A Morning in Petra

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A Morning in Petra

<p>Petra – the ‘rose-red’ city cut from the living rock – is one of the most spectacular ancient cities still available for tourists to visit. Its magnificent monuments illustrate the wealth of the

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Petra – the ‘rose-red’ city cut from the living rock – is one of the most spectacular ancient cities still available for tourists to visit. Its magnificent monuments illustrate the wealth of the city from its rise from obscurity to its pivotal role in international trade in the period 150BC to 100AD. International archaeological teams are still drawn to Petra to uncover yet more of its history and culture. This session day introduces the site, its role and its monuments, placing the glories of Petra in its international context at the peak of late Greek-early Roman development in the eastern Mediterranean.


SUGGESTED READING

  • G Bowersock, Roman Arabia, Harvard University Press, 1983.
  • I Browning, Petra, Chatto & Windus, 1982 (rev.ed. 1989).
  • G Lankestar Harding, The Antiquities of Jordan, 1988 (2nd ed.rev.).


COURSE OUTLINE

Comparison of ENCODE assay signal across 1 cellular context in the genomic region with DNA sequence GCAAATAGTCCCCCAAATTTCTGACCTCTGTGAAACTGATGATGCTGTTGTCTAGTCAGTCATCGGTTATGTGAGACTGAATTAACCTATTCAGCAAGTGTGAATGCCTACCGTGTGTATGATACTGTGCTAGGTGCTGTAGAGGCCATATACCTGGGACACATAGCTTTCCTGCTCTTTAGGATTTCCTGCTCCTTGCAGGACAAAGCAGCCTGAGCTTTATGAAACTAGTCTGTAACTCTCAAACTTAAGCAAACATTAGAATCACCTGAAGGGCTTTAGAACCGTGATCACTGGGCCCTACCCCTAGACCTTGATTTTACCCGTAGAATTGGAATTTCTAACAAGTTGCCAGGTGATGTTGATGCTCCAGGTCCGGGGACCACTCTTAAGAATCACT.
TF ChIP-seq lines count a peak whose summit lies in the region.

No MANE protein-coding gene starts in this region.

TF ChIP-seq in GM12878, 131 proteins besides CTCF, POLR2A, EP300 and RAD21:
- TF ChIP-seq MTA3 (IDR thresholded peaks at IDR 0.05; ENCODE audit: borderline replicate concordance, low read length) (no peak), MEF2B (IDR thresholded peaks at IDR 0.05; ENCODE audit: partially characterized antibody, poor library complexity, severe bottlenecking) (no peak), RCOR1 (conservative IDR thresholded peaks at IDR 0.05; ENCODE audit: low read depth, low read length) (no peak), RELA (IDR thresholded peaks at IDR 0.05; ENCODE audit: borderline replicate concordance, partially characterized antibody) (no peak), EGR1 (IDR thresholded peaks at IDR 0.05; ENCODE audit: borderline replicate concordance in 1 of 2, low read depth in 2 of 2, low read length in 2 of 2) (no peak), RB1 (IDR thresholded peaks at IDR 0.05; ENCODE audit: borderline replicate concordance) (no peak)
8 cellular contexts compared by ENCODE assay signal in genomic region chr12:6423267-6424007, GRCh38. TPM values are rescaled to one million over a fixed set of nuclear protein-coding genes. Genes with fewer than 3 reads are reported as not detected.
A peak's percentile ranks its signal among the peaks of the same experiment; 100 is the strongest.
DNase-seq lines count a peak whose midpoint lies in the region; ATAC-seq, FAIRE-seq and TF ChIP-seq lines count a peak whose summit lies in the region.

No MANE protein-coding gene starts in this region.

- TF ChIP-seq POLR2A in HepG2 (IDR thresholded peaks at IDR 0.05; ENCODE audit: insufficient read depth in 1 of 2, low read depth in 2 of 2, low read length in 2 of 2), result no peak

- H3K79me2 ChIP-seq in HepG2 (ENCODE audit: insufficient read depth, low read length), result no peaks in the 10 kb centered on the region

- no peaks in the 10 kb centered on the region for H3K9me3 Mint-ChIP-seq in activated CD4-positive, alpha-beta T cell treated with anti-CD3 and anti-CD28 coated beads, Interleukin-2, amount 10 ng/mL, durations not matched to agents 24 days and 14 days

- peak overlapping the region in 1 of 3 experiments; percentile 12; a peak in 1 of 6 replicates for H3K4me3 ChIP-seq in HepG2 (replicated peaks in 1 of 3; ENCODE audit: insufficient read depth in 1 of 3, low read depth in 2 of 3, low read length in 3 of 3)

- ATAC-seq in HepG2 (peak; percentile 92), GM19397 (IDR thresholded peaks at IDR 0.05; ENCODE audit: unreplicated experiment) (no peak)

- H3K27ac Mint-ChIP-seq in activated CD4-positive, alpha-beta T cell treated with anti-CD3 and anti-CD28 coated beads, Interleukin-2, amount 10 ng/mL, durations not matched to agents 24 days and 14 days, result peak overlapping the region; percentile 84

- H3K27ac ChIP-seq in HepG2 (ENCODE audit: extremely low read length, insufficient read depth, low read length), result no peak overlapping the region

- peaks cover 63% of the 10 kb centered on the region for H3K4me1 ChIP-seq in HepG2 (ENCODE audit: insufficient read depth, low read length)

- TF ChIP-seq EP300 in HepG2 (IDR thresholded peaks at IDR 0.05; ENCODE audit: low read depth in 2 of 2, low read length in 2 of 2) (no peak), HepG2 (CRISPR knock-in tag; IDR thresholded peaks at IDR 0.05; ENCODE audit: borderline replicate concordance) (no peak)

• Introduction: Historical and geographical background. The discovery of Petra.
  • Early Petra – 4th and 3rd Centuries BC – arrival of Petra’s inhabitants, the Nabataean Arabs. Growth of international trade. Petra in its setting – the world of the Mediterranean, dominated by Alexandria.
  • Major tour of Petra’s monuments: city centre, temples, civic buildings, streets etc. Introduction to the rock-cut tombs – methods of dating (Australia’s contribution)
  • Petra – a blend of Arab/Semitic East, and the Classical world of Rome. Local life, local religions reflecting this. Incorporation into the Roman Empire. The spread of the Nabataeans beyond Petra. Nabataean art.


PLANNED LEARNING OUTCOMES
By the end of this course, students should be able to:

  1. Describe one of the Ancient World’s most famous and imposing sites, placing it in its historical, religious, political and artistic setting.
  2. Display a broad knowledge of the period under examination, and of the techniques used by archaeologists/art historians in their work.
  3. Explore avenues of further study.